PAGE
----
Publications - Magneto-Optical Traps
Cold collisions in a high-gradient magneto-optical trap, J. Phys. B: At. Mol. Opt. Phys. 35, 4899 (2002)BibTeX
We present a detailed analysis of the cold collision measurements performed in
a high-gradient magneto-optical trapwith a few trapped Cs atomsfirst presented
in Ueberholz et al (J. Phys. B: At.Mol. Opt. Phys. 33 (2000) L135). The ability
to observe individual loss events allows us to identify two-body collisions that
lead to the escape of only one of the colliding atoms (up to 10% of all collisional
losses). Possible origins of these events are discussed here. We also observed
strong modifications of the total loss rate with variations in the repumping laser
intensity. This is explained by a simple semiclassical model based on optical
suppression of hyperfine-changing collisions between ground-state atoms.
A single trapped atom: Light-matter interaction at the microscopic level, Ann. Phys. (Leipzig) 10, 9-18 (2001)BibTeX
For a single trapped atom the fluctuations of resonance fluorescence reveal its dynamic evolution at all relevant time scales. We review experimental results, extend interpretations and express expectations for future systems with fully controlled quantum properties.
Quantum Fluctuations of a Single Trapped Atom: Transient Rabi Oscillations and Magnetic Bistability, IEEE J. of Quantum Electronics 36, 1358 (2000)arXivBibTeX
Isolation of a single atomic particle and monitoring its resonance fluorescence is a powerful tool for studies of quantum effects in radiation-matter interactions. We present observations of quantum dynamics of an isolated neutral atom stored in a magneto-optical trap. By means of photon orrelations in the atom's resonance fluorescence we demonstrate the well-known phenomenon of photon antibunching which corresponds to transient Rabi oscillations in the atom. Through polarization-sensitive photon correlations, we show a novel example of resolved quantum fluctuations: pontaneous magnetic orientation of an atom. These effects can only be observed with a single atom.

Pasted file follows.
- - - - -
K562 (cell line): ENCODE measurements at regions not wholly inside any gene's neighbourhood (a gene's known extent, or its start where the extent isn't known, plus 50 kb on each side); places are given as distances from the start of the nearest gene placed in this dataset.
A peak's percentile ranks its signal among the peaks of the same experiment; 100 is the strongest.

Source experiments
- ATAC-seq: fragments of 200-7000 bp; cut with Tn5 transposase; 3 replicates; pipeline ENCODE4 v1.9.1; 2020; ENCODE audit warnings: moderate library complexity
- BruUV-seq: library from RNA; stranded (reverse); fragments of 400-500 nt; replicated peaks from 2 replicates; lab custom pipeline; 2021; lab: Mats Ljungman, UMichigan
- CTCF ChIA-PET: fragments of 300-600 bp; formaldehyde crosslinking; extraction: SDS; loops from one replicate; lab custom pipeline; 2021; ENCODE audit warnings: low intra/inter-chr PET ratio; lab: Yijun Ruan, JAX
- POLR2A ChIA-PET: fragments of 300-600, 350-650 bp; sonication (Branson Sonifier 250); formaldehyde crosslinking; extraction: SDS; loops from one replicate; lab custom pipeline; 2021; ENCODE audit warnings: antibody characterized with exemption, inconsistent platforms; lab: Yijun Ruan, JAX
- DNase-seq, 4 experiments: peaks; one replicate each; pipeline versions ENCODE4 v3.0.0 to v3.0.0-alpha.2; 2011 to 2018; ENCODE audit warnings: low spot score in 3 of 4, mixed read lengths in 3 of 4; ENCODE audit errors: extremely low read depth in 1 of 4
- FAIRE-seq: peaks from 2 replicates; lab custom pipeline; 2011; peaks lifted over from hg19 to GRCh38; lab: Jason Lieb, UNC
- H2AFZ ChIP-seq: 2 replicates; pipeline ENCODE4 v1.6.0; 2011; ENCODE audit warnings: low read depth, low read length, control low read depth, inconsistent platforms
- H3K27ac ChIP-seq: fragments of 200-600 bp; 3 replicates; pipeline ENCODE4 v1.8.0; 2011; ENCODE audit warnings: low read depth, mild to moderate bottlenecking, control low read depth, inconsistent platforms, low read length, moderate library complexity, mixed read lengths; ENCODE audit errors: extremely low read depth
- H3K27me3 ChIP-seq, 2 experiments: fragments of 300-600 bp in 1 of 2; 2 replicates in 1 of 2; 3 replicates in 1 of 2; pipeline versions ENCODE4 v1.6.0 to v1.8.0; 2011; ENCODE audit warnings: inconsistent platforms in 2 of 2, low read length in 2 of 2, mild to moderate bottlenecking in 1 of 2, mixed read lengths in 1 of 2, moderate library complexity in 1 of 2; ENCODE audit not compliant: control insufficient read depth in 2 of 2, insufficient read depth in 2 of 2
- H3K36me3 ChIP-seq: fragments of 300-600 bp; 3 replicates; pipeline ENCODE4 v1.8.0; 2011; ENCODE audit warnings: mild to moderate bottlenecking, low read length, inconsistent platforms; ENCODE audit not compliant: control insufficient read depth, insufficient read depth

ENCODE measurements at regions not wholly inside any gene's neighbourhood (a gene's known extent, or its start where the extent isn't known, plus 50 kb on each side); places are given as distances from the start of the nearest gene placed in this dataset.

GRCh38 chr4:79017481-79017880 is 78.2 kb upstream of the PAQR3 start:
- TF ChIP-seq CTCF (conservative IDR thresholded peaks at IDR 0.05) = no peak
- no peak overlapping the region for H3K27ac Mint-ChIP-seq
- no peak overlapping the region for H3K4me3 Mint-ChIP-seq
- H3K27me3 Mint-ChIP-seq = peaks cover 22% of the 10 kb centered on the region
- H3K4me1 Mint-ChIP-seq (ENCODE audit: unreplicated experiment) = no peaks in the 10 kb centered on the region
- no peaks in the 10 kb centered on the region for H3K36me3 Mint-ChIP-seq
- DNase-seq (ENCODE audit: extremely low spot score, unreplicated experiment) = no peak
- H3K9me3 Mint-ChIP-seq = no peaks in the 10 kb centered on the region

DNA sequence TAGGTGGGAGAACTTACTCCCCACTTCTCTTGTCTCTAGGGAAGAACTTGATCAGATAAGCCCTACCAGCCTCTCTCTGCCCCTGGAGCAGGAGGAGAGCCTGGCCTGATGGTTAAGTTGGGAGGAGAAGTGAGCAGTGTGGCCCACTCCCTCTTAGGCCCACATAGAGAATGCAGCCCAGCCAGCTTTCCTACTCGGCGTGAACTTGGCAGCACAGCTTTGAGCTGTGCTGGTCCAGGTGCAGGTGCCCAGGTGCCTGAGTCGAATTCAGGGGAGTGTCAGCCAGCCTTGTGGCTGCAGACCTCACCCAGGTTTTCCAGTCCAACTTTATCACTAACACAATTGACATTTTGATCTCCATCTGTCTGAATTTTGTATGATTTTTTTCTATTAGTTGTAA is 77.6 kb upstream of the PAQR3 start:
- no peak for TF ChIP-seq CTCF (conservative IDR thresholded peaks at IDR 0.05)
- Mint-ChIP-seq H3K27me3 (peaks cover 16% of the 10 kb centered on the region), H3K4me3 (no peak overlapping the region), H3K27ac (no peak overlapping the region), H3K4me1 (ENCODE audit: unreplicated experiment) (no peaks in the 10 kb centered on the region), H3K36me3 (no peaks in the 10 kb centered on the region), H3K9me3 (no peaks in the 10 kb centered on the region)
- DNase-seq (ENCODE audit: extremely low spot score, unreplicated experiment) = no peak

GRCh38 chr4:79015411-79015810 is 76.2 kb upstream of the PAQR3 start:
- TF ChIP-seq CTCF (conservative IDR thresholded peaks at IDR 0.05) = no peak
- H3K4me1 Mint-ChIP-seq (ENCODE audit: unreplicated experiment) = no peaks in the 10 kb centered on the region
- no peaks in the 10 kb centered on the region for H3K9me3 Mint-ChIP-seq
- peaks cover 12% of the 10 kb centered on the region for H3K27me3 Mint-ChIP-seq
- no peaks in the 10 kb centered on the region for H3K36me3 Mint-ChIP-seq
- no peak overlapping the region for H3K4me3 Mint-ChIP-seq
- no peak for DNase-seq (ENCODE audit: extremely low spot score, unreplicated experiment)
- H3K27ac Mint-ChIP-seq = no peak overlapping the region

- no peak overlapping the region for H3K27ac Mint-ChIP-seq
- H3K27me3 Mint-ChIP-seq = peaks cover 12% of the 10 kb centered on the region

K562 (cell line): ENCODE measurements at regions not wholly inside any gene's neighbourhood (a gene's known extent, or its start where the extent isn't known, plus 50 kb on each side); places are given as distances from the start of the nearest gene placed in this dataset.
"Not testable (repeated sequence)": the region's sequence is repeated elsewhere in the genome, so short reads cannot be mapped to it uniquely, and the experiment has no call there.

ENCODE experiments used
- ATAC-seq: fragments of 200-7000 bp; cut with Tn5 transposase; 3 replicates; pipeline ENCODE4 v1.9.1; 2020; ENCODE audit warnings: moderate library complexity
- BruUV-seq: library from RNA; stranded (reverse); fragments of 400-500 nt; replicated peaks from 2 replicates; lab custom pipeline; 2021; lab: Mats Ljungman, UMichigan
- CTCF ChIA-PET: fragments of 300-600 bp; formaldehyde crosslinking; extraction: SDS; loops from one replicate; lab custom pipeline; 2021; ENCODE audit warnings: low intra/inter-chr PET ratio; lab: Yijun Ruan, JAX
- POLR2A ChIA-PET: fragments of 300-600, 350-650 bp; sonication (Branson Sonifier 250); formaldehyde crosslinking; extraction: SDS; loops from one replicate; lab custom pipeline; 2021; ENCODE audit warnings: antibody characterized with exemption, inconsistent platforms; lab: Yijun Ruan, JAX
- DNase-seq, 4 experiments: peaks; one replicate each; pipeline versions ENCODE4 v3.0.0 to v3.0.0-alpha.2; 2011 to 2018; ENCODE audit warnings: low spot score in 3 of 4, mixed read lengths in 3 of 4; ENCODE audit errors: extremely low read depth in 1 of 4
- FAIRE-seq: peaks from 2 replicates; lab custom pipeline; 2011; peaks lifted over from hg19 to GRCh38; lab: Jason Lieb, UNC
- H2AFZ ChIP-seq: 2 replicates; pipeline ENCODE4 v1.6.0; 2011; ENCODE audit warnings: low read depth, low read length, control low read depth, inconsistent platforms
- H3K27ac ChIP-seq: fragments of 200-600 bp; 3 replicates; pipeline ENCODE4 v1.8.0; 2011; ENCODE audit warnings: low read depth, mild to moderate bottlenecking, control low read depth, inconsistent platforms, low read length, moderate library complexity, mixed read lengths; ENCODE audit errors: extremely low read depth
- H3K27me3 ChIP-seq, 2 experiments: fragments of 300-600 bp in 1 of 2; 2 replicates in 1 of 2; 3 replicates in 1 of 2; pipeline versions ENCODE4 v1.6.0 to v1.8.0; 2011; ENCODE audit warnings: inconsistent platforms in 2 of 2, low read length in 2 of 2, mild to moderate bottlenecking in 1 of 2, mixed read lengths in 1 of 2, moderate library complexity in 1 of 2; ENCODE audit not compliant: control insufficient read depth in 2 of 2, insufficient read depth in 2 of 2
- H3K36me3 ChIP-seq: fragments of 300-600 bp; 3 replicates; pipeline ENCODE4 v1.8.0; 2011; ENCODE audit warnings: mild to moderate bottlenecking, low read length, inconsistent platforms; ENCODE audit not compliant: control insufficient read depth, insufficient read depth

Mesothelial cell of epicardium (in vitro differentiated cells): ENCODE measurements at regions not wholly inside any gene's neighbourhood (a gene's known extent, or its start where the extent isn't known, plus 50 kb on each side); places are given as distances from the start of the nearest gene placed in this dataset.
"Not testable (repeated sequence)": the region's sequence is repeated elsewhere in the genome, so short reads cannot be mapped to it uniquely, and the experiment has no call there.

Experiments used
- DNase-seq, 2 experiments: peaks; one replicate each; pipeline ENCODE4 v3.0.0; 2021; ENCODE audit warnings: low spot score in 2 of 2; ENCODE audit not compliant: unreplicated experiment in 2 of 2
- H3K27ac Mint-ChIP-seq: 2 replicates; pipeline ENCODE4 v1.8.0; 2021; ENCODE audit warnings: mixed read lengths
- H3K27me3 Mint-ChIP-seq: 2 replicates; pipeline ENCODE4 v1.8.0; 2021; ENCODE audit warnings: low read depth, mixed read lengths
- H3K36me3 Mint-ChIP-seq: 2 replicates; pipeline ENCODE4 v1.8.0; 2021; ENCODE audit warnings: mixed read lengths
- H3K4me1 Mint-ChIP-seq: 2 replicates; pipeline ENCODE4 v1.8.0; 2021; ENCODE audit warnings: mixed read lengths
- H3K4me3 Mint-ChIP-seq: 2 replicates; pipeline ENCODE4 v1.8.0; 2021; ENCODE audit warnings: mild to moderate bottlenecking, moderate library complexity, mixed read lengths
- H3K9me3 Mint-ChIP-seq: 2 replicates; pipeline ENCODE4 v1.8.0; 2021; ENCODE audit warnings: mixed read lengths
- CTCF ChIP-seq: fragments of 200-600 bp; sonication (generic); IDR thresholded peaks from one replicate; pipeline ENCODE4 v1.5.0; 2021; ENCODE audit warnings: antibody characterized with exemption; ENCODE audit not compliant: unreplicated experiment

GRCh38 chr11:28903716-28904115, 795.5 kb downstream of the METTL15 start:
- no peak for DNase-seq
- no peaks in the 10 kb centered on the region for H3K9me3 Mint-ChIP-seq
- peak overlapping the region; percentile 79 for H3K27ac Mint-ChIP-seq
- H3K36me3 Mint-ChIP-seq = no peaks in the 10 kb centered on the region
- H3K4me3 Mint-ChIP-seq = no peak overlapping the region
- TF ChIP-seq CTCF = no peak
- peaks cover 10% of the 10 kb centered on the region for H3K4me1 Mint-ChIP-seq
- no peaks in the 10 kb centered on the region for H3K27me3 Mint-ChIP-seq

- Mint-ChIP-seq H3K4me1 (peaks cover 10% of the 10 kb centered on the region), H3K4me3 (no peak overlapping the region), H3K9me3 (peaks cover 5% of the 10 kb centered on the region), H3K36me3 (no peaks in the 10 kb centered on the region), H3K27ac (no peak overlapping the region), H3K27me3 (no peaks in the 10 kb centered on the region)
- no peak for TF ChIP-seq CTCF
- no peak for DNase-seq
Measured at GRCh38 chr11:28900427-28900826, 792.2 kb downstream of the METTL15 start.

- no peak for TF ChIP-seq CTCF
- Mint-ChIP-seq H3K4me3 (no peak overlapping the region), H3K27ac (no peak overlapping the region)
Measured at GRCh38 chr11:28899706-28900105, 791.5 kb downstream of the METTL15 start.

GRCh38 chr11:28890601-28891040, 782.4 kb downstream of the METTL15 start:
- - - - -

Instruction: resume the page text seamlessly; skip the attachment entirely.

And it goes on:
Counting Cold Collisions, J. Phys. B: At. Mol. Opt. Phys. 33, L135 (2000)arXivBibTeX
We have experimentally explored a novel possibility to study exoergic cold atomic collisions. Trapping of small countable atom numbers in a shallow magneto-optical trap and monitoring of their temporal dynamics allows us to directly observe isolated two-body atomic collisions and provides detailed information on loss statistics. A substantial fraction of such cold collisional events has been found to result in the loss of one atom only. We have also observed for the first time a strong optical suppression of ground-state hyperfine-changing collisions in the trap by its repump laser field.
Magneto-optical trap as an optical lattice, Phys. Rev. A 61, 013409 (1999)BibTeX
We study the magneto-optical trap (MOT) as an optical lattice with a setup providing full phase control for all light fields. Although completely different light fields are possible for various phases, we have found experimental evidence that stored atoms are generally localized in micropotentials of the six-beam lattice. The influence of the phase variation is surprisingly small, suggesting that the robust behavior of the MOT is a consequence of this fact. We find furthermore good agreement of our experimental data with a simple theoretical model which reduces the complicated MOT to a description of steady-state atoms localized at points of the deepest adiabatic light-shift potential.
Single-atom dynamics revealed by photon correlations, Phys. Rev. A 58, R1657 (1998)BibTeX